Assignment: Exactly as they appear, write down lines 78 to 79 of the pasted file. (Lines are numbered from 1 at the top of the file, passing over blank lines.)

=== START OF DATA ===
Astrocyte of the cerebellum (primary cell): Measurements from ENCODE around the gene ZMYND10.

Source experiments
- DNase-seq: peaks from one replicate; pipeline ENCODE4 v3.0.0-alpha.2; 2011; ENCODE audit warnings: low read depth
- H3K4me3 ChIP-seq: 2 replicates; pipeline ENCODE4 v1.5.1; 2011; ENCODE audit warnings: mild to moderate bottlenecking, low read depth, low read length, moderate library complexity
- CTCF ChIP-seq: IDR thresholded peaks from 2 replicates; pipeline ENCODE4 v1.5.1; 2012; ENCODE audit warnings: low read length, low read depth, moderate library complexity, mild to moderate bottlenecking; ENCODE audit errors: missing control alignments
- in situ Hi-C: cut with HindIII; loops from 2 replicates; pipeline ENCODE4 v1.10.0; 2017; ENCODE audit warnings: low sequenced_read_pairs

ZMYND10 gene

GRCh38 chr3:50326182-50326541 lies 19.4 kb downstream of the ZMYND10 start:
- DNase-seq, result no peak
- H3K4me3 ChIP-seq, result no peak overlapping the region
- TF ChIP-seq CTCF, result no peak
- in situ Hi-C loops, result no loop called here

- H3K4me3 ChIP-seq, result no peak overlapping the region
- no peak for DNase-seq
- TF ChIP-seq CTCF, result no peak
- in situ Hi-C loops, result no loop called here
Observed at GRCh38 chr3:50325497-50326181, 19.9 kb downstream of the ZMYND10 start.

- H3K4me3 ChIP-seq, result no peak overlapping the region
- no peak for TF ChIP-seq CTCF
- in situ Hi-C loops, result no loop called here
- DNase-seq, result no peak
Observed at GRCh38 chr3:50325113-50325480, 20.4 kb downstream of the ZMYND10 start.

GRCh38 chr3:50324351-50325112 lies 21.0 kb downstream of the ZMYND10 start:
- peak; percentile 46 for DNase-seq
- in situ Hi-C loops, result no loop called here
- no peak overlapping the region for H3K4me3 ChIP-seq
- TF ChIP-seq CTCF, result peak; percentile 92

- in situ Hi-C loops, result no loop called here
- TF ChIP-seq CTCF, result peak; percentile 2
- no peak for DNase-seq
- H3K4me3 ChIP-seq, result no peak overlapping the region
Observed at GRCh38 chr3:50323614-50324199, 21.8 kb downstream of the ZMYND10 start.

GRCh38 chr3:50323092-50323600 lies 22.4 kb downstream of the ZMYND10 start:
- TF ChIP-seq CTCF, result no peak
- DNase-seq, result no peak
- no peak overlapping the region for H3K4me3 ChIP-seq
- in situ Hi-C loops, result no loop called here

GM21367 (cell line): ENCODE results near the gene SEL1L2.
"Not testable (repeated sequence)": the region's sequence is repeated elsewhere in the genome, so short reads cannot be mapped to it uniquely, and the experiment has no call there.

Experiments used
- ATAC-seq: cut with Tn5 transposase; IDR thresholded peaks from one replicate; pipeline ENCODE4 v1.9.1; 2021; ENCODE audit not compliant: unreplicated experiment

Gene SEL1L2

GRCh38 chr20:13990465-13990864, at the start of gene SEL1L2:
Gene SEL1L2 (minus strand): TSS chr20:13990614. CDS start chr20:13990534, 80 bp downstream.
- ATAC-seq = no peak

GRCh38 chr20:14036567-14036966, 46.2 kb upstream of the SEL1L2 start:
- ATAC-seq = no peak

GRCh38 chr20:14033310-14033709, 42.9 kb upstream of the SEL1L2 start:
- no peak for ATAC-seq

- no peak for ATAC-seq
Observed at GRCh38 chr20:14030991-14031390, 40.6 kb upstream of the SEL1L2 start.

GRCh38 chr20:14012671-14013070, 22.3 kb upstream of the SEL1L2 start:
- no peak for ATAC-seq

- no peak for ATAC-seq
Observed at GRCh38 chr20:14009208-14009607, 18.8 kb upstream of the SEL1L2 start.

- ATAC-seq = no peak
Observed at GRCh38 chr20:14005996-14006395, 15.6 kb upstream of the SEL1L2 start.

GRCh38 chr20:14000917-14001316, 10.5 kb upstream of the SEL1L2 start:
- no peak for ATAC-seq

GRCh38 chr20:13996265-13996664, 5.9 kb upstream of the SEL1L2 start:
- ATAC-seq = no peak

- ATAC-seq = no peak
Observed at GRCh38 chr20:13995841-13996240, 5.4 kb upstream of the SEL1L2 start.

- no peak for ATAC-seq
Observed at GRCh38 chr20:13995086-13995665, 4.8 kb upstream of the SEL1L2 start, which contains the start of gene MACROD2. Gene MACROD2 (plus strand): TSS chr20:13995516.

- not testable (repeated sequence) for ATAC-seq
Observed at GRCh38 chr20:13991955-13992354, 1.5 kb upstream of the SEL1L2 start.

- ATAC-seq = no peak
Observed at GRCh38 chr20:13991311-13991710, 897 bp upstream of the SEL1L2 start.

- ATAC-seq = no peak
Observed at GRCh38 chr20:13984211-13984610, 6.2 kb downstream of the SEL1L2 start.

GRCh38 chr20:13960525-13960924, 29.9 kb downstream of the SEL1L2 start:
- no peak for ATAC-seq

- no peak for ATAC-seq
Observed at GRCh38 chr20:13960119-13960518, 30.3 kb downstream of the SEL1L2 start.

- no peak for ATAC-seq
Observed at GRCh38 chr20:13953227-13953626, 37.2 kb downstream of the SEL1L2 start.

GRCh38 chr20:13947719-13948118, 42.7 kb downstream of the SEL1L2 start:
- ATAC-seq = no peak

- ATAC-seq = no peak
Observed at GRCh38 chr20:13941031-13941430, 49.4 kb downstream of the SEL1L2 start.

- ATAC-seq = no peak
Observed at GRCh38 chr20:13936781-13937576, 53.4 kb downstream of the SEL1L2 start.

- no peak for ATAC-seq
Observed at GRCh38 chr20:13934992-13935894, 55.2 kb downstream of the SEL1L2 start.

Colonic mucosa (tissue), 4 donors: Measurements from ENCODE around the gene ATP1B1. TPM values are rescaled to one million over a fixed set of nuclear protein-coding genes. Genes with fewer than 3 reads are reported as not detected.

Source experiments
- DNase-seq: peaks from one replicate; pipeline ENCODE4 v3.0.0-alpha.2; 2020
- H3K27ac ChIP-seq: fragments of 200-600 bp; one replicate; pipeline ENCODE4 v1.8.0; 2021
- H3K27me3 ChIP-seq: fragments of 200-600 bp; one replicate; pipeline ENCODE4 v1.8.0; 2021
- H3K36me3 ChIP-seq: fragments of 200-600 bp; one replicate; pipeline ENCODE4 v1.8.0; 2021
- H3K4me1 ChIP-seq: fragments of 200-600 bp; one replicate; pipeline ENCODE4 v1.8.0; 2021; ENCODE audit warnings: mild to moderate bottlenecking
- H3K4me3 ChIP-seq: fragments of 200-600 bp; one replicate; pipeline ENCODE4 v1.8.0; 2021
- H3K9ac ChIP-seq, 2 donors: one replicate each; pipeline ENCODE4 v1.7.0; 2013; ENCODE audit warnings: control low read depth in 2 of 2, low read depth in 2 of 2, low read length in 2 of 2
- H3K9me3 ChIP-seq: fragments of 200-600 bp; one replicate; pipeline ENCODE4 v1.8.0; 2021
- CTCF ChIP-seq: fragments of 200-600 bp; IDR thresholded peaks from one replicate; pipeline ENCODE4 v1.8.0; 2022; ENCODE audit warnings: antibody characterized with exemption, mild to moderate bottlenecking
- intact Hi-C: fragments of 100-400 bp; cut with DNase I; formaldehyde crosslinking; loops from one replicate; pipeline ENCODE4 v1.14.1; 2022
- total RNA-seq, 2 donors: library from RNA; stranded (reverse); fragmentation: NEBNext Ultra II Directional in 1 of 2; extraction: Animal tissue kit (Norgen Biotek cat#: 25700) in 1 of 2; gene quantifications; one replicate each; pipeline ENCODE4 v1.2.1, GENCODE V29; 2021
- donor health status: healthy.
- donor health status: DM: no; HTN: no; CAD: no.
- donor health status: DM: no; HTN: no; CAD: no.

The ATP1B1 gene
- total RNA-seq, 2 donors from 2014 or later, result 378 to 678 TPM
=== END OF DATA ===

GRCh38 chr20:13947719-13948118, 42.7 kb downstream of the SEL1L2 start:
- ATAC-seq = no peak